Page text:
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Re: NFC and RDF Security consideration

From: Martin Duerst <duerst@w3.org>
Date: Tue, 12 Mar 2002 17:16:08 +0900
Message-Id: <4.2.0.58.J.20020312170341.030fbe40@localhost>
To: "Jeremy Carroll" <jjc@hplb.hpl.hp.com>, <w3c-rdfcore-wg@w3.org>, <w3c-i18n-ig@w3.org>
Hello Jeremy,

Many thanks for your examples, which show the cases very well.

At 11:23 02/03/04 +0000, Jeremy Carroll wrote:


>I wish to make the NFC issue more real to the wg by constructing a 
>realistic fraudulent piece of RDF which could be used as part of a scam.

>error003.rdf in the zip shows how a fraudulent promisary note could be 
>constructed.
>
>error001a.rdf and error002a.rdf are identical as RDF to error001 and 
>error002 but use XML character references so that the XML is in NFC, and 
>the examples written in this way no longer appear fraudulent, just odd.

They don't appear fraudulent if you look at the XML source.
But if you look at them with a tool, they will still look so,
I guess.


>error001b.rdf is in NFC but uses XML comments to separate the two parts of 
>the non normalized characters. The current version of charmod makes the 
>treatment of files like this as language dependent:
><http://www.w3.org/TR/2002/WD-charmod-20020220#sec-fully-normalized>http:// 
>www.w3.org/TR/2002/WD-charmod-20020220<http://www.w3.org/TR/2002/WD-charmod 
>-20020220#sec-fully-normalized>#sec-fully-normalized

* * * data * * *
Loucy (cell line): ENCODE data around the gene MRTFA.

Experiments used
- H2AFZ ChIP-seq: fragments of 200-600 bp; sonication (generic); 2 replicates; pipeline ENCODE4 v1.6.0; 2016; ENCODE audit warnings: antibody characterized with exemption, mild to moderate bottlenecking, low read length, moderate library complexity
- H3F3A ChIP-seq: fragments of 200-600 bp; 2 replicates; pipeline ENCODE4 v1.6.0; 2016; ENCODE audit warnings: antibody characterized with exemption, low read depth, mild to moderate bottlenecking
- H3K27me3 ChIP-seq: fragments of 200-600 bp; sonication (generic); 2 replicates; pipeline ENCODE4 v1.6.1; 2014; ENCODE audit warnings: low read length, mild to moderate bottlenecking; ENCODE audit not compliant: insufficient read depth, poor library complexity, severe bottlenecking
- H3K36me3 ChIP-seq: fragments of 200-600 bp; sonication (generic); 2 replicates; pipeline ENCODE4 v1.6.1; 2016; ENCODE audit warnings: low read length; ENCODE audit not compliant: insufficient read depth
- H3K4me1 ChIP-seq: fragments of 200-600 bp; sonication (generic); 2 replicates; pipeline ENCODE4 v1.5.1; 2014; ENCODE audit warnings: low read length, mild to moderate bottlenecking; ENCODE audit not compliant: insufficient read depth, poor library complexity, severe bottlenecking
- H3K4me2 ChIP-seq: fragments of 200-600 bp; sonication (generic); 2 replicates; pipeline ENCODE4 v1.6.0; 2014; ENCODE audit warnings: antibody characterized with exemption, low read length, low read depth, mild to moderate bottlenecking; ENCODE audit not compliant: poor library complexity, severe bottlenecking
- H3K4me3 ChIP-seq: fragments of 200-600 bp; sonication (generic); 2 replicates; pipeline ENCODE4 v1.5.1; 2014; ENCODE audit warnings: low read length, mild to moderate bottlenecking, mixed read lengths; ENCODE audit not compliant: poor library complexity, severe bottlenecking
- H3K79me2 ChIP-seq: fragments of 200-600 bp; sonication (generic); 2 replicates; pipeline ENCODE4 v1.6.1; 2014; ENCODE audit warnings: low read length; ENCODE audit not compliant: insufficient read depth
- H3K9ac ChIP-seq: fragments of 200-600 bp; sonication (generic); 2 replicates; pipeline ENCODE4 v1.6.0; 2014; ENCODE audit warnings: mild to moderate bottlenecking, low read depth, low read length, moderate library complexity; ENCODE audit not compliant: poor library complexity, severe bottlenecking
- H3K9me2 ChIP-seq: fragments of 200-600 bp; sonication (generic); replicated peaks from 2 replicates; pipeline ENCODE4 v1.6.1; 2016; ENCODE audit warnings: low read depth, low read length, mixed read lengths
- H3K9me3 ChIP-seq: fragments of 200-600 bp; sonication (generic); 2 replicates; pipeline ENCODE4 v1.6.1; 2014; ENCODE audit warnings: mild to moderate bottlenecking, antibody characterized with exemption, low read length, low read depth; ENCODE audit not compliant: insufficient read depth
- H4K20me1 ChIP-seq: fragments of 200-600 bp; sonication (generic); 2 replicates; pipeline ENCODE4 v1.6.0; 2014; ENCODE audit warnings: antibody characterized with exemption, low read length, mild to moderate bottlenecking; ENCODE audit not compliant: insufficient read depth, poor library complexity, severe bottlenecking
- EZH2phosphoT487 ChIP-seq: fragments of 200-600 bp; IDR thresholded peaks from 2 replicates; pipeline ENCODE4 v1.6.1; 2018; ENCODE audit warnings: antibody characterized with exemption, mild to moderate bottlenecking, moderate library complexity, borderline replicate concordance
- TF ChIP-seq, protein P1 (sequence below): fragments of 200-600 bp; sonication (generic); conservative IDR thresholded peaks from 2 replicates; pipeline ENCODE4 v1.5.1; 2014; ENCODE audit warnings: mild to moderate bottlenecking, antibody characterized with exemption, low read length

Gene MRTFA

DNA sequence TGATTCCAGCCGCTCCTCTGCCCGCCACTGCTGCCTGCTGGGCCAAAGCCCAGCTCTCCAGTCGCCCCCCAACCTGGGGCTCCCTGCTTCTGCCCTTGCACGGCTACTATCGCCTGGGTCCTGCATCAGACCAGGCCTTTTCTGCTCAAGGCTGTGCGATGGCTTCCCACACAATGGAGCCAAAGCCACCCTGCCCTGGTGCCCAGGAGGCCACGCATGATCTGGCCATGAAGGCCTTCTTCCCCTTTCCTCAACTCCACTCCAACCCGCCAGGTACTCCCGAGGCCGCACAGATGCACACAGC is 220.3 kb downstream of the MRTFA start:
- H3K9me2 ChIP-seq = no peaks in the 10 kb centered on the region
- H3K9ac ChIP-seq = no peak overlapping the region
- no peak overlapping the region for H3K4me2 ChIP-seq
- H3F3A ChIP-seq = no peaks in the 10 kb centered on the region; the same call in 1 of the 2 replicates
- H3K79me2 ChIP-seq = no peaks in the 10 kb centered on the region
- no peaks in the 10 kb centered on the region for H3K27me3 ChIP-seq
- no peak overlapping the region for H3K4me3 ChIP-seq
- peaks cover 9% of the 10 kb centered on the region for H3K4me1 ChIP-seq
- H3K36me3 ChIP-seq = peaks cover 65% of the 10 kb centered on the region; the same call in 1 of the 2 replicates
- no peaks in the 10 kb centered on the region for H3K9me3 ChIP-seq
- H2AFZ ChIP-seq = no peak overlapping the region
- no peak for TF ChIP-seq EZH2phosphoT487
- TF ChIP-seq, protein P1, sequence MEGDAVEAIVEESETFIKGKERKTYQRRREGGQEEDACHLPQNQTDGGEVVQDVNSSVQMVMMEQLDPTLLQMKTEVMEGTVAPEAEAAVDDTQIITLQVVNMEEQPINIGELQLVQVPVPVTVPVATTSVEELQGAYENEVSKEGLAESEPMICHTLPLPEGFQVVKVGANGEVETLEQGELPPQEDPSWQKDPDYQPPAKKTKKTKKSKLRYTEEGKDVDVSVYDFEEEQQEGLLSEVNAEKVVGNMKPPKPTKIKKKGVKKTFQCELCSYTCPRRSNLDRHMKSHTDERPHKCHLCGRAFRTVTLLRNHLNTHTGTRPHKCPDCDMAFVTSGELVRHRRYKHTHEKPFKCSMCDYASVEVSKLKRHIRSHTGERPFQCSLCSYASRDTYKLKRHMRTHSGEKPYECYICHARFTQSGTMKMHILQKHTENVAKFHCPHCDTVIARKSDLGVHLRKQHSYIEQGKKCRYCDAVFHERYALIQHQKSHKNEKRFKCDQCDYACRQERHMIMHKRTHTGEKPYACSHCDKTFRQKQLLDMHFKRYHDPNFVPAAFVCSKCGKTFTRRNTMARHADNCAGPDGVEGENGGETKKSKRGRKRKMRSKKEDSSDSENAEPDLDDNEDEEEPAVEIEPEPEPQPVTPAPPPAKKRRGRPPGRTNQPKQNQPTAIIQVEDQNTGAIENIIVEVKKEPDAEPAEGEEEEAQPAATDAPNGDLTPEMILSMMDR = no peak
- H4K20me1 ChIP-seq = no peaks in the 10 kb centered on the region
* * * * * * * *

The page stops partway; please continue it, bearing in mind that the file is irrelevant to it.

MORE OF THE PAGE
>[[[
>Formal languages define constructs, which are identifiable pieces occuring 
>in instances of the language such as comments, element tags, processing 
>instructions, runs of character data, etc. Which of those constructs need 
>to be constrained not to begin with a composing character is 
>language-dependent and depends on what processing the language undergoes.
>]]]
>
>I18N-IG, if we were to make non normalized literals ill-formed RDF how 
>easy is it to check that a string is in NFC? Is there public domain code 
>we can use? Pointers please.

There is public-domain code:

- Charlint (http://www.w3.org/International/charlint/), in perl
   and written more for clarity (I hope) than efficiency, in particular
   because it reads in the whole Unicode data file before doing anything.

- http://www.unicode.org/unicode/reports/tr15/Normalizer.html, a small
   demo working on a subset of base and combining characters.

- ICU (http://oss.software.ibm.com/icu/userguide/normalization.html).

- Unicode::Normalize, a perl module (I guess much more efficient than
   charlint) at
   http://homepage1.nifty.com/nomenclator/perl/Unicode-Normalize.html


Regards,    Martin.
Received on Tuesday, 12 March 2002 03:42:11 EST

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